SLD Pumps & Power has completed a major project at a large wastewater treatment plant near Glasgow in Scotland, enabling critical repairs to be carried out.
The company’s high-capacity pumps diverted millions of litres of wastewater, allowing engineering to inspect worn channels and structures downstream to assess what repairs were needed.
SLD deployed 12 high-capacity pumps: eight Hushpac CD225 pump-sets and four large Flygt N-type submersible heavy-duty sewage pumps. The units were placed around existing balance chambers connected to six large primary settlement tanks.
Space restrictions within the chambers required a mixture of large electric submersibles and diesel-powered end-suction pumps.
Sufficient pumping capacity was needed to meet a constant flow of around 1,020 litres per second, with additional standby capacity of 464 litres per second, giving a total required capacity of nearly 1,500 litres per second.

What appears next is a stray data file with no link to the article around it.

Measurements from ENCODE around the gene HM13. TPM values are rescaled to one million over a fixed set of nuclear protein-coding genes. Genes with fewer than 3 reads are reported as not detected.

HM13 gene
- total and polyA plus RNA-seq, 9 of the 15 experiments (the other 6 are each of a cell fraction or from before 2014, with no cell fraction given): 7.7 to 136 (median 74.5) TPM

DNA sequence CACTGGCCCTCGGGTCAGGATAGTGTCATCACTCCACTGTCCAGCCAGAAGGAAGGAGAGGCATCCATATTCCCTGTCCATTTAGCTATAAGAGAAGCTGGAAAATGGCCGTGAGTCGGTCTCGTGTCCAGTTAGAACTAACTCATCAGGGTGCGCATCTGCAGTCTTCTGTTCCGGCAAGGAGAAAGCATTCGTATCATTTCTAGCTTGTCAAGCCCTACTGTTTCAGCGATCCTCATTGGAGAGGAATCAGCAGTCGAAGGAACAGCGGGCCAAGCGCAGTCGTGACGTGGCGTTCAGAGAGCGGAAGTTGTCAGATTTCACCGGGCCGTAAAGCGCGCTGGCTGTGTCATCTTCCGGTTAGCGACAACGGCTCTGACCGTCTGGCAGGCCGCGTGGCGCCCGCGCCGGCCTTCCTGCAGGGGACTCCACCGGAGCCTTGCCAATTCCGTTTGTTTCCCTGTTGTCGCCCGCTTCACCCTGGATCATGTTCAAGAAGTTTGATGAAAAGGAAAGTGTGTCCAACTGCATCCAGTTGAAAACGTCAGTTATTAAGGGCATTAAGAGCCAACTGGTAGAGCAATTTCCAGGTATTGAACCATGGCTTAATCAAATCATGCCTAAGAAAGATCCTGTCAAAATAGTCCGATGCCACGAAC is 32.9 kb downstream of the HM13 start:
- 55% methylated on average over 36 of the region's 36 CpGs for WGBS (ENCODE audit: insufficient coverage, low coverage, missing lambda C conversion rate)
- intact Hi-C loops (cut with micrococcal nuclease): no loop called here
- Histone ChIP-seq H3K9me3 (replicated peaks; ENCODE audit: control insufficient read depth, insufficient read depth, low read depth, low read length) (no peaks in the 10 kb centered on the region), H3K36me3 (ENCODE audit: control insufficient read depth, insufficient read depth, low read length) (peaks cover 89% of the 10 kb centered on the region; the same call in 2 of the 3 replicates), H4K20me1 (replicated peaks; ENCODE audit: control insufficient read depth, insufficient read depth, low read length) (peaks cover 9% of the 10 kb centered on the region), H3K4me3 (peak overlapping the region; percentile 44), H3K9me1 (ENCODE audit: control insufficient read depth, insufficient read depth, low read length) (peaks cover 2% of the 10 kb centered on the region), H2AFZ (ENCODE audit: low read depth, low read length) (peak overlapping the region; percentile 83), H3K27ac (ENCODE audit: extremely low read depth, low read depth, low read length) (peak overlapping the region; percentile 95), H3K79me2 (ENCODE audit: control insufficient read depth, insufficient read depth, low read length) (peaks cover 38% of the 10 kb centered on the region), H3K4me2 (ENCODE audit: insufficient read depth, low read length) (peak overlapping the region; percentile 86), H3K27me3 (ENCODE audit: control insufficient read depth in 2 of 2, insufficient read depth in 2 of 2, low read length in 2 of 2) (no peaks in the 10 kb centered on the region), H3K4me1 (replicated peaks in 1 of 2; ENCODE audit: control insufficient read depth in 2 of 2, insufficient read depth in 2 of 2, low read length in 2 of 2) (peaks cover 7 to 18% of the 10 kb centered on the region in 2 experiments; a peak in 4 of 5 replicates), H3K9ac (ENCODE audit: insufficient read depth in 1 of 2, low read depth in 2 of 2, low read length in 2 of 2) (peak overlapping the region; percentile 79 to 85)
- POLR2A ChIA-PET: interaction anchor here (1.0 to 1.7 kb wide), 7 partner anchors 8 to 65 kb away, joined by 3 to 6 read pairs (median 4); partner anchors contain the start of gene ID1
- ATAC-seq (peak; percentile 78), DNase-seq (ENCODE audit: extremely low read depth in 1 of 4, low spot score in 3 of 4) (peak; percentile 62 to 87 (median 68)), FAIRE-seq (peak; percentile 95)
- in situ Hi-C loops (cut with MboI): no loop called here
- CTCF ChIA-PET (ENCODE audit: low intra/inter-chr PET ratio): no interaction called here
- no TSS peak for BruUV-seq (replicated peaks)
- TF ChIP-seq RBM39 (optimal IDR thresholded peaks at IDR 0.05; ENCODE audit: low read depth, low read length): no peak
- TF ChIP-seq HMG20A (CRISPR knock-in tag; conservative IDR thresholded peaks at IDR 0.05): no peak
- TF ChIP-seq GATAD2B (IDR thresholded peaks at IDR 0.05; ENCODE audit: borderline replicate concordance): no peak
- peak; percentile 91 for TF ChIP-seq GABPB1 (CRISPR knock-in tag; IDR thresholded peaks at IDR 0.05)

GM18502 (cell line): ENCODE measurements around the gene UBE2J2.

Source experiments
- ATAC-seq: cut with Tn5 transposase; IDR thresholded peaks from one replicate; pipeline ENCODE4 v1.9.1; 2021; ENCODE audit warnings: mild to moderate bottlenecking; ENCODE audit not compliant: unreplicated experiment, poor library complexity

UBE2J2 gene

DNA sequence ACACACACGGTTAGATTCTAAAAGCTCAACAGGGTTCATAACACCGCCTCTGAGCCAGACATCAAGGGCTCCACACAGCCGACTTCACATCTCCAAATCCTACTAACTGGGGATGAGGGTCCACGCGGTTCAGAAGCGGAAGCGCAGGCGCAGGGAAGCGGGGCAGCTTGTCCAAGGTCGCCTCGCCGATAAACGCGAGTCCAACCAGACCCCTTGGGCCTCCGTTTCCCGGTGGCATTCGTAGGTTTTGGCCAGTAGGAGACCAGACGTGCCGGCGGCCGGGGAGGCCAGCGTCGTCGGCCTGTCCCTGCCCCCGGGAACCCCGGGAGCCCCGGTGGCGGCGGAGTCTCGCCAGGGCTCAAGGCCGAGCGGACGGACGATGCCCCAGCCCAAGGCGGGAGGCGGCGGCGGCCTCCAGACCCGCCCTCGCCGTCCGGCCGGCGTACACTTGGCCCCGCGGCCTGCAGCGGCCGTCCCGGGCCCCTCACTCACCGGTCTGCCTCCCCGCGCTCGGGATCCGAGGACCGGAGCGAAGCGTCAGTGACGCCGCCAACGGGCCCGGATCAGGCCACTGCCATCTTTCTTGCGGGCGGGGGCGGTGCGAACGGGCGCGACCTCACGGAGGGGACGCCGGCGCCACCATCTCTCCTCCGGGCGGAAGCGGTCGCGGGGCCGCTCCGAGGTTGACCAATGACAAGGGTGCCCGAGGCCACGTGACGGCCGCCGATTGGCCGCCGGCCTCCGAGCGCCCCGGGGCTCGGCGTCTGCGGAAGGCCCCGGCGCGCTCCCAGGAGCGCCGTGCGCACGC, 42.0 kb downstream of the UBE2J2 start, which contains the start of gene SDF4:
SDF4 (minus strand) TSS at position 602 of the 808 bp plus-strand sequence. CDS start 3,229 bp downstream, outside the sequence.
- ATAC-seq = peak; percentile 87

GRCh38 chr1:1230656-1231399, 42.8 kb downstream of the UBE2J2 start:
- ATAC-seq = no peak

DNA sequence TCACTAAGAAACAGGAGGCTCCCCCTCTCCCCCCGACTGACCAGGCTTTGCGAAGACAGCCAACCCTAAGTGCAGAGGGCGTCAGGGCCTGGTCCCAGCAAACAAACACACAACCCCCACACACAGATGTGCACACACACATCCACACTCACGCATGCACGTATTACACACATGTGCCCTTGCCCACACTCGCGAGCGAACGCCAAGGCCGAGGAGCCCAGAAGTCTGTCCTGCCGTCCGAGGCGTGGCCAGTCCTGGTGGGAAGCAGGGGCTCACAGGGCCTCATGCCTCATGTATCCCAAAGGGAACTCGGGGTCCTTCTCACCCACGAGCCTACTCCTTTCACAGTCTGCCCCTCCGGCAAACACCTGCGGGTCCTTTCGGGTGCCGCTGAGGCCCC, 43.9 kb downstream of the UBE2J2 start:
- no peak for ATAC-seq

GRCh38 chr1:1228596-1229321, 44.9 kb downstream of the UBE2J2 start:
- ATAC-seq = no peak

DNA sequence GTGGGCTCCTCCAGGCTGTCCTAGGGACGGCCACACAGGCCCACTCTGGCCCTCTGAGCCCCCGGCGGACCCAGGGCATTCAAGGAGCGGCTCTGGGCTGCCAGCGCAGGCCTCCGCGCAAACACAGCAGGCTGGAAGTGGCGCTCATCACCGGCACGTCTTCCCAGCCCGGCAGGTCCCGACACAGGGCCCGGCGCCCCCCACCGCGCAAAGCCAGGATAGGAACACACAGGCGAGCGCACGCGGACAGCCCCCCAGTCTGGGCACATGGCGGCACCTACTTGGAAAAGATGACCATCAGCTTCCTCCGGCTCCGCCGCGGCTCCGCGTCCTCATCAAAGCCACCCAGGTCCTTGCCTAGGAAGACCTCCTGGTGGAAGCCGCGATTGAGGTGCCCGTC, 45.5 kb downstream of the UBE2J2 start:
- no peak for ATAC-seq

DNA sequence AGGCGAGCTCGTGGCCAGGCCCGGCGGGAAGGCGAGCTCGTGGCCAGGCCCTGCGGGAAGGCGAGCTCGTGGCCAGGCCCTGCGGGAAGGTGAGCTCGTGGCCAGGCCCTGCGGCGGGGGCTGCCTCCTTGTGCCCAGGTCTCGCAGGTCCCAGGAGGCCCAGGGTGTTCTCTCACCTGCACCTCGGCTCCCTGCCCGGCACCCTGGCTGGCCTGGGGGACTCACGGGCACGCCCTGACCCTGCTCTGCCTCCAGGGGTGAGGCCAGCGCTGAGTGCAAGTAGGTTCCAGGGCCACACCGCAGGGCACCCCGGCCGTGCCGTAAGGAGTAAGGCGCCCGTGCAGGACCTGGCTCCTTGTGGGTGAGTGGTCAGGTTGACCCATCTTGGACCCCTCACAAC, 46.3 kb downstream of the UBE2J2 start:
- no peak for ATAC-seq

Following deployment of the pumps, delivery pipework was assembled by the contractor using existing standard rental fleet pipework, with the pumps connected via manifolds and isolation valves fitted to allow for maintenance.
Each pump was powered by two temporary SLD generators, with automatic mains failure to achieve the standby unit in the case of failure. Both diesel-powered and submersible electric pumps were arranged to operate automatically on level floats.
“A significant benefit of using such a multi-pump system is that each diesel pump operates independently as a stand-alone unit,” said Lisa Tweedie, SLD’s area sales manager, who led the project. “The system provides a high level of resilience not possible with interdependent approaches. The pumps were also fitted with telemetry units, enabling us to remotely monitor any alarm conditions. This enables us to respond immediately in the unlikely event of a problem and quickly rectify the situation.”
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